Major conclusions of the study included the following:

  1. An analysis of statistics on national and state birth rates make it evident that many school districts will be confronted with reducing staff.
  2. RIF may never be an easy task, but it can be made workable.
  3. The best advice coming from educational consultants and legal advisors is to have a RIF policy before it is actually needed.
  4. Administrators must learn new skills in the area of decline management. This entails understanding declining resource budgeting, developing expertise in time-phased scheduling techniques as a way to preserve programs, and becoming aware of the possible curricular redesigns for fewer students. They must also develop a talent for predicting enrollment and staff needs in their system over a period of years.
  5. If a school district is not overstaffed, reductions in capital outlay and building programs should be made before reducing staff. This helps improve faculty morale with the board and administration seen as individuals trying to reduce spending to save vital teaching staff.
  6. Early retirement should be encouraged with higher pay increments over a possible two-year period to raise retirement benefits of potential retirees.
  7. If staff reductions must be made, it is paramount that the administrator communicate openly with his staff. It is his duty to see that personalities and individuals are not prime targets and that all proposals by grade-level or departmental representatives are evaluated as objectively as possible. All concerned parties must have an opportunity to voice their feelings.
  8. The administrator's position on staff reductions and the board's intentions of standing firm on a fair policy must be made clear to the employees and the community.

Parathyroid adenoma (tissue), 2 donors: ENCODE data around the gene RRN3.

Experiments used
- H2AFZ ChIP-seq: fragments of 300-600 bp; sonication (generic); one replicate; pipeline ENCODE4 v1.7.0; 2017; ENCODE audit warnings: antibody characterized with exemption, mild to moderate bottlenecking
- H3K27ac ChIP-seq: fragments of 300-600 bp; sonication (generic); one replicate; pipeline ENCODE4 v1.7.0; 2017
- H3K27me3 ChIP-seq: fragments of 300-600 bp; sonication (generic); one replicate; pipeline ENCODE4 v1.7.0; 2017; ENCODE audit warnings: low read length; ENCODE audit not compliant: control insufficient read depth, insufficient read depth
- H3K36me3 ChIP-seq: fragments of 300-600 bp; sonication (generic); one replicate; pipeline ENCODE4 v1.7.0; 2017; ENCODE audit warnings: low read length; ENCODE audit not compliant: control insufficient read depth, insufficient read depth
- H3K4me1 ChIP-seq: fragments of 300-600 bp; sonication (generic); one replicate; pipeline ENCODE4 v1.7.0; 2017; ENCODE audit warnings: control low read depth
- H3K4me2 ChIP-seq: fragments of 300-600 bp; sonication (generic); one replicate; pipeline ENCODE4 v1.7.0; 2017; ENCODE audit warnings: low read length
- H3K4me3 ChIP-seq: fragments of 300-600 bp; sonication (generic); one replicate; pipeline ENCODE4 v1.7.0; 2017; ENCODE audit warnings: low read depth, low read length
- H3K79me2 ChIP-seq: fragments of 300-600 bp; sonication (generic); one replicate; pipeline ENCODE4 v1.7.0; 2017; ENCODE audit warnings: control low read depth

9. Determining which staff members will be reduced must be done in a manner which is not capricious or arbitrary. The first guideline for staff reductions is in Chapter 122, Section 24-12 of the School Code. If a board has not negotiated away too much, the district should be able to deal decisively with reductions of tenured teachers. The best evaluational system entails subjective applications of objective measures. To retain the most qualified and dedicated staff while letting the least effective teachers go, the Three F Test should be used. This is a test that, with adjustments to meet local circumstances, can be used in any school district where proper records will show that the teachers retained are firm, friendly, and fair. However, an overwhelming number of Illinois districts with RIF policies has negotiated an entirely different practice for releasing tenured teachers using the highly objective method of teacher seniority as the major criterion.
  10. During RIF procedures, the reputations of individual teachers must remain intact.
  11. The board and administration are morally obligated to help terminated staff obtain other employment.

Comments

Dept. of School Service Personnel

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Creative Commons Attribution-Noncommercial-No Derivative Works 4.0 License
This work is licensed under a Creative Commons Attribution-Noncommercial-No Derivative Works 4.0 License.